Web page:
What does the data show and where are the shortcomings in the studies?
PW: That's a great explanation and some clarity about how those things are done. So let's jump into a little bit more about what does the data show. We won't go into too much depth on this, but can you give us just a broad maybe state of affairs in terms of where the studies are and what the data shows, and where there are shortcomings in the studies.
BL: Maybe I'll start with the caveats, actually. I think that some of the limitations of these studies that are remarkably positive and remarkably encouraging, include the fact that they're very difficult to control, so most people in the room, the participant and everyone else tend to know who got the active drug and who got the placebo. So, it's very hard to control, with a placebo. These studies are all small studies.
PW: How many people are we talking about?
BL: For instance, the two, probably strongest randomized control trials to date, from 2016, one was at Johns Hopkins, and both were for end-of-life anxiety and depression associated with a cancer diagnosis, or this idea of existential distress. And both NYU and Johns Hopkins came out with strong studies in 2016. I think Johns Hopkins was about 50 people, and NYU was about 30, if I'm remembering correctly. And both of those studies, looking at existential distress and remarkably positive within... Acutely, so remarkably positive at reducing scores on the scales we use for depression and anxiety, acutely and interestingly, even after a single session sustained at six months, NYU had recently put out a follow-up from three years, that showed remarkable sustained response, given just a single session. So, there's something very, very interesting about that. But yeah, small numbers.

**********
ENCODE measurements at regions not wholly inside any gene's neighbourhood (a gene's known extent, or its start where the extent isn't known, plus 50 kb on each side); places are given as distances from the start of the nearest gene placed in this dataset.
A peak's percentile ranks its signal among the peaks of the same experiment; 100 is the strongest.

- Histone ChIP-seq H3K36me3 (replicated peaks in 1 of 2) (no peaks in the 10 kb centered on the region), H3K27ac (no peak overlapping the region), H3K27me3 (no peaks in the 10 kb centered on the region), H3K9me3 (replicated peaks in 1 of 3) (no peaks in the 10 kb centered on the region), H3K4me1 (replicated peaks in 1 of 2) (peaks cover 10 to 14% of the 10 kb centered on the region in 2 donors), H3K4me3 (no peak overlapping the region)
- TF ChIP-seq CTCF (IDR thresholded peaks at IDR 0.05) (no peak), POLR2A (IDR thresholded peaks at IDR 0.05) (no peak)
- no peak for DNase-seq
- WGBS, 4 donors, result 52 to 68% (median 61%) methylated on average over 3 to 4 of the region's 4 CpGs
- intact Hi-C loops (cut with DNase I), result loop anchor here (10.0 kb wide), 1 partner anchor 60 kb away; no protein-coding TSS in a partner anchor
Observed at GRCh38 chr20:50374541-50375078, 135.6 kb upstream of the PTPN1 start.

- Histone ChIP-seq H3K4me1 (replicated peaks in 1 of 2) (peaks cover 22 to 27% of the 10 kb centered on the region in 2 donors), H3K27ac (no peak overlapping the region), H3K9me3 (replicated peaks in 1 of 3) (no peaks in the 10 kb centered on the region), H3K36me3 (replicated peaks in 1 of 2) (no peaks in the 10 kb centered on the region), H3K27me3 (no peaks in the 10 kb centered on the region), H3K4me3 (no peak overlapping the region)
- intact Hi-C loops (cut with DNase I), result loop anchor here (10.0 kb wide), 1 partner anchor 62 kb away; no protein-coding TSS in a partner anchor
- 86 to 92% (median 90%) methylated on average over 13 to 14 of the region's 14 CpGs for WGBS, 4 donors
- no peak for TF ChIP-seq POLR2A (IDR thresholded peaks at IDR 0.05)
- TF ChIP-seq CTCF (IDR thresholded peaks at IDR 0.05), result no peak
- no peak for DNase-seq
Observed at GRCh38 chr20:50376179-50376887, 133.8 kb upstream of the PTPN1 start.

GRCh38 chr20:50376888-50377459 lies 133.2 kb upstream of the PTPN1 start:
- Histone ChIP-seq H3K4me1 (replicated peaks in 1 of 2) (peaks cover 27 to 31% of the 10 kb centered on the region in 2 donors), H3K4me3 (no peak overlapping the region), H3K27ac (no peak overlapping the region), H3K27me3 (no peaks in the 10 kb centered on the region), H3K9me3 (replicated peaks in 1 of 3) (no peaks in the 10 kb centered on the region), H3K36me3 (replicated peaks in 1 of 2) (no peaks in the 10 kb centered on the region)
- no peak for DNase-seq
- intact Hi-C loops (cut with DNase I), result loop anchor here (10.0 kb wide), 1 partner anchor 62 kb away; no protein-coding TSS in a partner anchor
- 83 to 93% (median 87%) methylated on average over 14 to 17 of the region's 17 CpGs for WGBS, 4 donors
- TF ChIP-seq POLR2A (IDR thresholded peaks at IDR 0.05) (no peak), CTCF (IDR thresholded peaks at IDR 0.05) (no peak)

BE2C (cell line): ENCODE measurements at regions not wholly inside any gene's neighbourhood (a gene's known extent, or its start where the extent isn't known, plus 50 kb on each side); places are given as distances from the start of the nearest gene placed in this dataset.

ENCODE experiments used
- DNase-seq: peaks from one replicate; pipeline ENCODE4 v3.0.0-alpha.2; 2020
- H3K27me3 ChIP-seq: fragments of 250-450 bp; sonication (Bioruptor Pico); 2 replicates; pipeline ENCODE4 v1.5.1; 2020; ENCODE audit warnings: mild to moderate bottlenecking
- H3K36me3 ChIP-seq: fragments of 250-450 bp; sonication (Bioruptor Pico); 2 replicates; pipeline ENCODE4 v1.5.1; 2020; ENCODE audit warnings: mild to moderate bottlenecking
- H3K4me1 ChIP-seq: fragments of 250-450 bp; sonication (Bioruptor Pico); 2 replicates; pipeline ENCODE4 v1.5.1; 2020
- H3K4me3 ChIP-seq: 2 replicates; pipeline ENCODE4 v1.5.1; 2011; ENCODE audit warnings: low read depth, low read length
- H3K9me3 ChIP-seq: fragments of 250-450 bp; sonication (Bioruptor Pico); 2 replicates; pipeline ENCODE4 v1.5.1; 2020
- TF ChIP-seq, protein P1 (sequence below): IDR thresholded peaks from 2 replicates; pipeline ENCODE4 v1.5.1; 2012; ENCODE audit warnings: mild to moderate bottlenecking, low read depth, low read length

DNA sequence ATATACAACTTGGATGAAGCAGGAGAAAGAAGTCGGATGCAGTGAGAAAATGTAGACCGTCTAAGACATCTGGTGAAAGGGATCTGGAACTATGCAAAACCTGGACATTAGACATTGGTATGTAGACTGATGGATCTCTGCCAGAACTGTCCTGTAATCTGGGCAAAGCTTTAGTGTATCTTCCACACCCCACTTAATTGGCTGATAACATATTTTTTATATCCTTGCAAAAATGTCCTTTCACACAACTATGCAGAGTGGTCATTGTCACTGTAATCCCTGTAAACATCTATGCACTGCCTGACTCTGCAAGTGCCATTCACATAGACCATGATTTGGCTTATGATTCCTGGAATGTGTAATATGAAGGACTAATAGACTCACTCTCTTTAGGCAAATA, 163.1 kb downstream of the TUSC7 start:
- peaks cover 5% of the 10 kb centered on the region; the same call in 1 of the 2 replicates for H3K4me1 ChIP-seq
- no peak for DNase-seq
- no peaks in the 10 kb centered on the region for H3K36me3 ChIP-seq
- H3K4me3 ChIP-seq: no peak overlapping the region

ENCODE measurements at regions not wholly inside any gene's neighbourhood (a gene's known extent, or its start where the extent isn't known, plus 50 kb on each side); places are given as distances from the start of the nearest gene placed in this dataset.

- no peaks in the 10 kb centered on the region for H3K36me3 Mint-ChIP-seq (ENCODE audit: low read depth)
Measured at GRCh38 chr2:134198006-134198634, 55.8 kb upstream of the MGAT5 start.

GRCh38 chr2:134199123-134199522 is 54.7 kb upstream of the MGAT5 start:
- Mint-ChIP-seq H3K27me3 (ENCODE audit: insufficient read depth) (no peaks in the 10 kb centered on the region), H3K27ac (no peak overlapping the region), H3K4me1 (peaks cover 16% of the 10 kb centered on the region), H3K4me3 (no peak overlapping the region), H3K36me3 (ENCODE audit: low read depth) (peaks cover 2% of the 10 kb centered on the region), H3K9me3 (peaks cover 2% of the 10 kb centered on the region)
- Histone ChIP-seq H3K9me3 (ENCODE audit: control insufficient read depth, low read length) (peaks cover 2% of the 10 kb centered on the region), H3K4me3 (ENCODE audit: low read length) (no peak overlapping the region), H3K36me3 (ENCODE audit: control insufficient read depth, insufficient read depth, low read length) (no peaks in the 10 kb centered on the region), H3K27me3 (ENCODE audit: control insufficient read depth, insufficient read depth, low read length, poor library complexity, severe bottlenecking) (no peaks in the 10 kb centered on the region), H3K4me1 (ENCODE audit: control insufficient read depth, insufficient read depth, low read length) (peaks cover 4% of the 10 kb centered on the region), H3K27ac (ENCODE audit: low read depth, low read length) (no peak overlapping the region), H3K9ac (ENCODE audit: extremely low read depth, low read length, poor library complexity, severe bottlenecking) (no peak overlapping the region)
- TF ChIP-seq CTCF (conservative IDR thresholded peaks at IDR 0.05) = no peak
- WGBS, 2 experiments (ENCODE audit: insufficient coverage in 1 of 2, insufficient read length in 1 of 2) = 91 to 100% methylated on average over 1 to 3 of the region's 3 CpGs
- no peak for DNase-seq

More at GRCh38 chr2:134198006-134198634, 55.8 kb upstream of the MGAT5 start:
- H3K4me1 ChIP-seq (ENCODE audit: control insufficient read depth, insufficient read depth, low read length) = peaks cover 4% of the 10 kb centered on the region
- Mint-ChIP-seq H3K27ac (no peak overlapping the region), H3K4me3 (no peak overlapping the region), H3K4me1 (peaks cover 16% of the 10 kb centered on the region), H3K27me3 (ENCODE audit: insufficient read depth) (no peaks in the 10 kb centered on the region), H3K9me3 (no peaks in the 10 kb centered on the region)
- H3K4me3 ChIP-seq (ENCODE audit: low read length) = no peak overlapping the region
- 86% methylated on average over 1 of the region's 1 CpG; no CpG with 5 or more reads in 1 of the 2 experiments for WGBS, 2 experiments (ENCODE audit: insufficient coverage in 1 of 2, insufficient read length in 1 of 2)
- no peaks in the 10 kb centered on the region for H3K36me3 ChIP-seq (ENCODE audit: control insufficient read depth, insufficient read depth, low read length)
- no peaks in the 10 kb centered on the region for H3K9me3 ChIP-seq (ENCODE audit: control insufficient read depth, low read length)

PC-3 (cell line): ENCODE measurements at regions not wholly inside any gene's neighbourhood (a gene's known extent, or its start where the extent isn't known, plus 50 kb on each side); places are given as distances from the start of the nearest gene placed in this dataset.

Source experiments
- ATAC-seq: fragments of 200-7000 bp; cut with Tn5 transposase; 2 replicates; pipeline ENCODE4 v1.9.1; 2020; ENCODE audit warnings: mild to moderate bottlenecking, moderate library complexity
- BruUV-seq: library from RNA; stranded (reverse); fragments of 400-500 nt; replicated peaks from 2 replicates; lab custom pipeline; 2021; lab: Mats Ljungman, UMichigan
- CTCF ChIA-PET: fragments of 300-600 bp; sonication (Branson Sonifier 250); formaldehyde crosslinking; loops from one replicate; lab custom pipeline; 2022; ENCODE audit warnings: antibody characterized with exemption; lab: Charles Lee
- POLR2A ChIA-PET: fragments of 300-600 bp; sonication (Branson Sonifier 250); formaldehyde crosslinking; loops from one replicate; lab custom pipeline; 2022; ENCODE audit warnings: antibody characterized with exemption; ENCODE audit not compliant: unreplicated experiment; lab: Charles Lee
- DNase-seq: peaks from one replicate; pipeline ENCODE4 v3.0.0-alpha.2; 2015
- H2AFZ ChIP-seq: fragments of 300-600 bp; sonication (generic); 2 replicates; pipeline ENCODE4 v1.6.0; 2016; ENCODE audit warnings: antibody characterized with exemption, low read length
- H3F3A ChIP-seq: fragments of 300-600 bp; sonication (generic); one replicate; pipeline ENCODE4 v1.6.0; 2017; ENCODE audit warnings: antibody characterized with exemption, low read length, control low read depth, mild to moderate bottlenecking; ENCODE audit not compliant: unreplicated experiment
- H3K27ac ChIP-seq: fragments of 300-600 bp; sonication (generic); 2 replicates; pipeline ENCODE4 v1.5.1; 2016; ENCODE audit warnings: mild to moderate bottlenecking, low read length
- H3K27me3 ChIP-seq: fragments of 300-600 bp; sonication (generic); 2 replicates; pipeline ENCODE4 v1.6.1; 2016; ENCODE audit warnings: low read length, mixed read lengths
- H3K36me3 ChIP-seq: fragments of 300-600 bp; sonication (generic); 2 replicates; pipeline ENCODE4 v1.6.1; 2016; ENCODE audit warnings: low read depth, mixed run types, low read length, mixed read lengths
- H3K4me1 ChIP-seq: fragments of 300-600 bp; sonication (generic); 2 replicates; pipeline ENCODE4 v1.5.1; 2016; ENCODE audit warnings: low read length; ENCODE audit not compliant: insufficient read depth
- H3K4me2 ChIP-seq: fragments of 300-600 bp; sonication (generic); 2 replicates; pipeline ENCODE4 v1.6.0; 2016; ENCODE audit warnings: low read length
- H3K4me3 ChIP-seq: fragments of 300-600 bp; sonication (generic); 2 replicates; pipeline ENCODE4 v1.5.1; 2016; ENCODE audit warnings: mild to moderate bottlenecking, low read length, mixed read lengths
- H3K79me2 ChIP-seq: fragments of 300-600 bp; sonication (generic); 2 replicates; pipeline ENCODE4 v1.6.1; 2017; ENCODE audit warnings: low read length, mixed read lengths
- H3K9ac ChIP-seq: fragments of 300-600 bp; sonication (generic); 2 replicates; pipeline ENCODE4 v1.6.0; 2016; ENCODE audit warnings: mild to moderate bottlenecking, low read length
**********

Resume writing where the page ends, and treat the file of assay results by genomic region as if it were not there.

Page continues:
PW: Another curious question. What are they using for placebo? How do you get people that take something that is a placebo, to think this could be a psychedelic? [chuckle]